Limiting Witnesses’ Testimony: If a witness must testify about the trade secrets at a hearing or trial, a trade secret owner may be able to limit the witness’s testimony to an appropriate level of generality. Trade secret owners should also consider moving to seal portions of the transcript before it is transcribed and filed in the clerk’s record, rather than waiting until after the transcript is filed. See generally, e.g., Gates Rubber Co. v. Bando Chem. Indus., Ltd., 9 F.3d 823, 848–49 (10th Cir. 1993) (in a trade secret misappropriation case where the trade secrets were revealed during the course of a permanent injunction hearing, holding that the trade secret owner’s post-hearing measures to protect the confidentiality of the trade secrets—having counsel monitor the presence of observers in the courtroom during the hearing, having the hearing record placed under seal after the hearing was completed, and moving to place certain exhibits on appeal under seal—were adequate to maintain the secrecy of the trade secrets).
Sealing Exhibits: At a hearing or trial in an open courtroom, a trade secret owner may also be able to limit disclosure of its trade secrets by sealing exhibits that contain trade secrets. Trade secret owners should consider moving to seal the exhibits before they are marked or discussed. Parties may also decide to agree to a pre-admitted list of exhibits prior to a hearing or trial so that an exhibit is more likely to be admitted into evidence with limited open-court discussion. See generally, e.g., Gates Rubber Co., 9 F.3d at 848–49 (finding that moving to place certain exhibits on appeal under seal, along with other post-hearing measures to protect the confidentiality of the trade secrets, were adequate to maintain the secrecy of the trade secrets).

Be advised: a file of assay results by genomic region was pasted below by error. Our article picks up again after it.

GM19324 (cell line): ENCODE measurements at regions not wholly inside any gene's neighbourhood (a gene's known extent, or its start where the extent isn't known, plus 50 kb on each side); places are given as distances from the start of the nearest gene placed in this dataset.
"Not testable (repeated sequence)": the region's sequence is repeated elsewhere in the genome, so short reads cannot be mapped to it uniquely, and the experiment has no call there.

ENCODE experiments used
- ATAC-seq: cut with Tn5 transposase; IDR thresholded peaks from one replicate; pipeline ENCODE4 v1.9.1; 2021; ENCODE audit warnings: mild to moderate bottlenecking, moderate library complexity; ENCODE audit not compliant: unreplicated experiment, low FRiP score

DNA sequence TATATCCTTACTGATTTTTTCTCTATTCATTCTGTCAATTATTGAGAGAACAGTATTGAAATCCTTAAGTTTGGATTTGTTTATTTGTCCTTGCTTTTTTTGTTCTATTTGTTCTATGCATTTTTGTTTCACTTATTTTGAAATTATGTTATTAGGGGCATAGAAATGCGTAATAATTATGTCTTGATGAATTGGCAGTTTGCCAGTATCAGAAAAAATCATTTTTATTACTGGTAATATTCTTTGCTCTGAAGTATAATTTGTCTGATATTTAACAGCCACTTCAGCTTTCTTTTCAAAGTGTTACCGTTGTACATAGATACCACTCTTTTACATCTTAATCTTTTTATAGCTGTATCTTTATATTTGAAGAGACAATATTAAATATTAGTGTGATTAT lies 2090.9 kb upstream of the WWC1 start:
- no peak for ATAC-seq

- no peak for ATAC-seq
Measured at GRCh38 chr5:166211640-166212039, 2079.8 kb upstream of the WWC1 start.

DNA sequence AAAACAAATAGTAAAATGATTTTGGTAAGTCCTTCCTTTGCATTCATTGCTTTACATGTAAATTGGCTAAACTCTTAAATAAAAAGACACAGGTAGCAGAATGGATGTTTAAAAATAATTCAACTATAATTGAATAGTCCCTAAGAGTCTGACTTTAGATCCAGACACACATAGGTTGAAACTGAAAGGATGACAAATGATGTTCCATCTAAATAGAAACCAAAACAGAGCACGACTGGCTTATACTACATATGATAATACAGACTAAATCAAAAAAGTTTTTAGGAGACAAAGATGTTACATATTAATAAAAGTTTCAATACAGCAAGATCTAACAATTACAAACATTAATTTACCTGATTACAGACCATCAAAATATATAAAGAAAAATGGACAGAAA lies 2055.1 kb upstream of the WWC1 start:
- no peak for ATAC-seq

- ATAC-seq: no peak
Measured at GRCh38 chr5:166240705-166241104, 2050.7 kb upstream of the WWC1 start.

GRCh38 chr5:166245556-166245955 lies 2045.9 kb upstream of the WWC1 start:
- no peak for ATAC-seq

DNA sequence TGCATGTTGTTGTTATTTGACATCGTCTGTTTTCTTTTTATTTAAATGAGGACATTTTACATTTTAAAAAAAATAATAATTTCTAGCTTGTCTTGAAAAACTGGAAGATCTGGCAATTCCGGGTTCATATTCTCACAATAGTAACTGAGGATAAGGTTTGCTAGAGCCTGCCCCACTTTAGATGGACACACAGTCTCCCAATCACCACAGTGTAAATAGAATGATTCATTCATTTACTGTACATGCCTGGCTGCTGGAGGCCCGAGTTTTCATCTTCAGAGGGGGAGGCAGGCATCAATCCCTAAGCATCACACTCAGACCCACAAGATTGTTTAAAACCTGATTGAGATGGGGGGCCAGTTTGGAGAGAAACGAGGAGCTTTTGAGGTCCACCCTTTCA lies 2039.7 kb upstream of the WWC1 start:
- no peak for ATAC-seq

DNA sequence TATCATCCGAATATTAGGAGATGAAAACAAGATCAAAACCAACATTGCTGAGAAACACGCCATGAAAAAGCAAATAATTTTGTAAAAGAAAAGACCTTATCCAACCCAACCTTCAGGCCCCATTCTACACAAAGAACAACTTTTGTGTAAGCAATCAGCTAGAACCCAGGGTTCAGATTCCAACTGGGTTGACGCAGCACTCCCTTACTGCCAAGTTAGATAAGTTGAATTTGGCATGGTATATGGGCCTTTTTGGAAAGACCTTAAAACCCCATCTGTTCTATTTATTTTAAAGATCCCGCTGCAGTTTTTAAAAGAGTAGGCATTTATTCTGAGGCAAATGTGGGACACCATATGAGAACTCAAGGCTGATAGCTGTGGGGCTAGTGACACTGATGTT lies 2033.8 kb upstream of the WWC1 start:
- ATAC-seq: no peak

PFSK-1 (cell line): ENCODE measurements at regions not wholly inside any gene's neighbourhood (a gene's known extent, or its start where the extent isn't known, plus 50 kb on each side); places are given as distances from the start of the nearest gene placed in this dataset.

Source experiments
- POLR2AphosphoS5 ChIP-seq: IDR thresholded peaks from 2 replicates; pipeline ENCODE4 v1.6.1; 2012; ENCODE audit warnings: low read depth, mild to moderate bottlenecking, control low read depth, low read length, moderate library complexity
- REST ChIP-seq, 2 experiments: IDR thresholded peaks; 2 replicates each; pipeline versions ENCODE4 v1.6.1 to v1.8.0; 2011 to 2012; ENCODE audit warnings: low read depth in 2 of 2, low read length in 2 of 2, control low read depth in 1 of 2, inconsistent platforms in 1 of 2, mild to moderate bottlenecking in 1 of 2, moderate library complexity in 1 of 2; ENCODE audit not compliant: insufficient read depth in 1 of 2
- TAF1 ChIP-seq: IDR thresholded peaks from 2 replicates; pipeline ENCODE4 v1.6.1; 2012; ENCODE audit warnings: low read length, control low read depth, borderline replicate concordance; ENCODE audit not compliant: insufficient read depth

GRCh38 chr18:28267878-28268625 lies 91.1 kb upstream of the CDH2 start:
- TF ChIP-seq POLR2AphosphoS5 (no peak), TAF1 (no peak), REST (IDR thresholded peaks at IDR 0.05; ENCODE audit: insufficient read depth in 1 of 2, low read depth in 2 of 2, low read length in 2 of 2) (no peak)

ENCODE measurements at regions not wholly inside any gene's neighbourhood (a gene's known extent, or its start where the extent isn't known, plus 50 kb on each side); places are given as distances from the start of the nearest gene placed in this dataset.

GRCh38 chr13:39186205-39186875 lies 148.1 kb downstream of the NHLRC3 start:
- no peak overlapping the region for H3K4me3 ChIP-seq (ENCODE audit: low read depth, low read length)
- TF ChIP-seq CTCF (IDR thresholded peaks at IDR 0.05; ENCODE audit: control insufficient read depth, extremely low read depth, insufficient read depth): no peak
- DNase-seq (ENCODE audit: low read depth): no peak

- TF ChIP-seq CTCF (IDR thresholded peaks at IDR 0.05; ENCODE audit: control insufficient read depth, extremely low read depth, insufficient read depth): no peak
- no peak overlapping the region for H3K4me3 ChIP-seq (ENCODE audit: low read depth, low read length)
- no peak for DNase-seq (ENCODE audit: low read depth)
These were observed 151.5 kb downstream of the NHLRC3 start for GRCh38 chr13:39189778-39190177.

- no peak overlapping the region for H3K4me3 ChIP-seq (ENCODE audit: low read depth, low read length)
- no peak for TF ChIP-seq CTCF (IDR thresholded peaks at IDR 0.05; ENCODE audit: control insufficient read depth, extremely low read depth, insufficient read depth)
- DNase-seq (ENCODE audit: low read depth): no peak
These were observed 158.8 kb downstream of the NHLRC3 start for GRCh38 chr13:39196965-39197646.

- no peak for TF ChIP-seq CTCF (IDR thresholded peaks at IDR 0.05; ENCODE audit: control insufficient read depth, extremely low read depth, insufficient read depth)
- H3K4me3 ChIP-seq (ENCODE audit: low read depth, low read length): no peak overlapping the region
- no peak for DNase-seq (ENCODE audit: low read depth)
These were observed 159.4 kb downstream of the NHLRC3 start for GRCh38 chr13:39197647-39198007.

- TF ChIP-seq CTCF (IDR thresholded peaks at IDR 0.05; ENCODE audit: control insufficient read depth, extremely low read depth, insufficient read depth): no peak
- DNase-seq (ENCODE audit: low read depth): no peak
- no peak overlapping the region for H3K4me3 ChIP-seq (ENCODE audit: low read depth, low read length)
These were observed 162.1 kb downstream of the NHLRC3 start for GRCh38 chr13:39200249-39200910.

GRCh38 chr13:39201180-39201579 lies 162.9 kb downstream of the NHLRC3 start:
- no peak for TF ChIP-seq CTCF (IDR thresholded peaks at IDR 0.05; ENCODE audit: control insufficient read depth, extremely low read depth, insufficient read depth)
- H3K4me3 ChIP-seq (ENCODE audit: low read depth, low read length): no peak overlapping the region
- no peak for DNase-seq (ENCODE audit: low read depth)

Orders to Preserve Confidentiality Under the Defend Trade Secrets Act
For a misappropriation claim brought under the Defend Trade Secrets Act of 2016 (DTSA), a trade secret owner can seek an order to preserve confidentiality under 18 U.S.C. § 1835. Section 1835 requires the court in a DTSA proceeding to “enter such orders and take such other action as may be necessary and appropriate to preserve the confidentiality of trade secrets, consistent with the requirements of the Federal Rules of … Civil Procedure, the Federal Rules of Evidence, and all other applicable laws.” 18 U.S.C. § 1835(a). Additionally, “[t]he court may not authorize or direct the disclosure of any information the owner asserts to be a trade secret unless the court allows the owner the opportunity to file a submission under seal that describes the interest of the owner in keeping the information confidential.” Id. § 1835(b).
District courts applying 18 U.S.C. § 1835 have limited access to hearings to only court personnel and the parties—along with their attorneys, agents, representatives, and witnesses—and have allowed documents and exhibits containing trade secrets to be filed under seal. See, e.g., BP Am. Prod. Co., 2019 WL 7049990, at *2 (restricting public access to a hearing on the plaintiff’s motion for preliminary injunctive relief, and restricting public access to exhibits containing details of the plaintiff’s alleged trade secrets); ZUP, LLC v. Nash Mfg., Inc., No. 3:16-CV-125-HEH, 2016 WL 11082038, at *1 (E.D. Va. Oct. 27, 2016) (granting motion to seal several documents containing purported trade secrets).
Trade secret owners may protect their trade secrets at federal district court hearings and trials by sealing filings that contain trade secrets, closing the courtroom when trade secrets are being discussed, and/or seeking an order to preserve confidentiality under the DTSA. If a trade secret owner is unable to seal the courtroom at a hearing or trial where trade secrets are discussed, it should consider limiting the disclosure of the trade secrets to only the judge and members of the jury, limiting witnesses’ testimony to an appropriate level of generality, and sealing exhibits that contain trade secrets.